- 3D, "CMSS", or other distortion effects enabled. These forms of distortion and crosstalk prevent successful calibration (and generally sound lousy, too!). Be sure to turn these off! see Extigy.
Soundcard Calibration Case Histories:
Digital Audio Labs CardDeluxe. 24/96 soundcard. In Windows 2000.
EGOSYS (ESI) U2A (or U24) , external USB based card.. In Windows 2000, ME and XP.
Lynx Systems L22, 24/192 soundcard. In Windows 2000 and XP.
M-Audio (Midiman) Delta 410 or Audiophile 2496. In Windows 2000 and WindowsXP.
Maya 5.1 (or Maya EX) USB Soundcard. In Windows 2000 and Windows XP.
M-Audio Transit USB in Windows 2000.
Soundblaster Extigy, external USB based card.. In Windows 2000, ME and XP.
Soundblaster Live ("Value"), In Windows 2000. (this has also been previously tested in 98SE with similar settings).
Soundblaster PCI 128, (on-board chip on Gigabyte GA-8IEX motherboard). In Windows XP.
Soundblaster (Ensoniq) PCI, In Windows 2000. Tested in an Athlon 550 Machine
Waveterminal 192X in Windows XP.
How to investigate your soundcard's mixer settings. Check here for some tests to run when it just doesn't seem to work. Note: a script is also provided in Praxis to help in investigating difficult soundcards (use the "RunScripts" menu of the main Praxis form).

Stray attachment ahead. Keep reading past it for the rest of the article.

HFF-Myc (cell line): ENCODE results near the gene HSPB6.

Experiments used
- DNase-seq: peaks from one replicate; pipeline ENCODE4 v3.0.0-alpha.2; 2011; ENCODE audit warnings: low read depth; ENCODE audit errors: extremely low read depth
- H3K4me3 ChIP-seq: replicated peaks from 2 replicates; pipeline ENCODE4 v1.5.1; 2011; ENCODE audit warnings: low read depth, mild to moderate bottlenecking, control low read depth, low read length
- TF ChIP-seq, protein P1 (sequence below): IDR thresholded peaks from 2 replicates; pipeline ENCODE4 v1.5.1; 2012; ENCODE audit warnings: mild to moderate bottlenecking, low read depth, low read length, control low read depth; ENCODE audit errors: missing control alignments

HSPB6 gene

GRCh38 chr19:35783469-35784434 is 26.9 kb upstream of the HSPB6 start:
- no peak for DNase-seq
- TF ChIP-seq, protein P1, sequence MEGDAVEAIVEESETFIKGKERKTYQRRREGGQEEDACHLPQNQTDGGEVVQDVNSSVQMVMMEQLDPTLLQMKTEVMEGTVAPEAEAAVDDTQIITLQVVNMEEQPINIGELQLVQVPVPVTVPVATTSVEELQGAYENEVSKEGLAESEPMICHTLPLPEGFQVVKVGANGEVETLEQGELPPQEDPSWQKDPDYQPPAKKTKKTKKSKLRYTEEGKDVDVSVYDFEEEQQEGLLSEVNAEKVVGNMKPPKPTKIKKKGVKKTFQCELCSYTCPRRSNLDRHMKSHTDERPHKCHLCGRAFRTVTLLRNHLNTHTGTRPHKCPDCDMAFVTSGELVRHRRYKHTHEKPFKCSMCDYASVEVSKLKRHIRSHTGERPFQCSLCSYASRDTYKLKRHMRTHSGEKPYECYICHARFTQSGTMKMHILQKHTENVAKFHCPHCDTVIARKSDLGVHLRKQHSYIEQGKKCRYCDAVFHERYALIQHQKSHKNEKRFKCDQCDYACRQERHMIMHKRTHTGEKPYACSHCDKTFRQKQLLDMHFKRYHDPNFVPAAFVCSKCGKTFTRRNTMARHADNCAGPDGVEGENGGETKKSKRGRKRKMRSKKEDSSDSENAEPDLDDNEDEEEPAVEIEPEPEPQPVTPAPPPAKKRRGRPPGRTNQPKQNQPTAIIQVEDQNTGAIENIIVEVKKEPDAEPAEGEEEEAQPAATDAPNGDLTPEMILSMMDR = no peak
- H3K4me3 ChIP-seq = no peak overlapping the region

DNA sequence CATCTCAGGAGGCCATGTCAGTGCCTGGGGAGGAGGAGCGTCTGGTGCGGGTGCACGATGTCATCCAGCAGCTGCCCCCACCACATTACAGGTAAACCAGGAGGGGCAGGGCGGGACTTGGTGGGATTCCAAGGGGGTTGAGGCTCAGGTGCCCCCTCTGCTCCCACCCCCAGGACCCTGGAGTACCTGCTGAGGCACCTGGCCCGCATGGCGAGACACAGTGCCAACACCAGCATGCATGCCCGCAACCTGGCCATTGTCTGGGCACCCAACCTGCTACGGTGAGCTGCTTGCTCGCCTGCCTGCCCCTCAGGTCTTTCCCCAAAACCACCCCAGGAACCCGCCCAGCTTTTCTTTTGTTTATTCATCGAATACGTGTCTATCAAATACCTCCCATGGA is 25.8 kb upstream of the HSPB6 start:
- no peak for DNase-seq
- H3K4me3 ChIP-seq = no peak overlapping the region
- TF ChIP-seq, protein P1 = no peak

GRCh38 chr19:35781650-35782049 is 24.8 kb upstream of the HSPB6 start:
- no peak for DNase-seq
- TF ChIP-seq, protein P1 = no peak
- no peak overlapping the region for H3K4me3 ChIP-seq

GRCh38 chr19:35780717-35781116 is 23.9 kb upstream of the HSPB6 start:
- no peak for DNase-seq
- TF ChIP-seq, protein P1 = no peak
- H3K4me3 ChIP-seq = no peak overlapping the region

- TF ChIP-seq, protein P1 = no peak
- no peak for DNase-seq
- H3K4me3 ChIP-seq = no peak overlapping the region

General Information About Windows Mixers:
Later versions of PRAXIS provide a menu in the "Levels Form" for opening the Windows mixer.
Record Mixers (also called "Capture" or "Input") usually allow selection of only one input source. So below each source, there will usually be a checkbox labeled "Select". You will want only the one for "line input" to be selected (and the others muted or turned all the way down, except possibly for a master record control). Any inputs named "What You Hear", or referring to "Monitoring" MUST be disabled.
Playback Mixers (also called "Play" or "Output") usually allow selection of multiple sources to be mixed into the output. You will want to mute (and turn down) all sources except for the Wave and possibly for any master volume or "Play Control" sliders.
If you can't open a windows mixer, and there is no "yellow speaker" icon in your Windows tray, go to your Sounds and Media tab of the Windows Control Panel. You should find a checkbox on the "Sounds" tab to "show volume control on the taskbar". Check that, click "Apply" and the icon should appear. Note that some soundcard devices do not have any Windows mixers! These can still be used with Praxis in most cases.
Be sure to investigate the settings of ALL the controls in your mixer, even those that may be hidden-- you select the ones to show by using the checkboxes in the panel at the bottom of the window you see when you select the "Options, Properties" menu of the Mixer window. If you show too many, they may not all fit horizontally onto your screen, so you may need to look at a few at a time.
See also: Praxis and Windows Soundcard Mixers.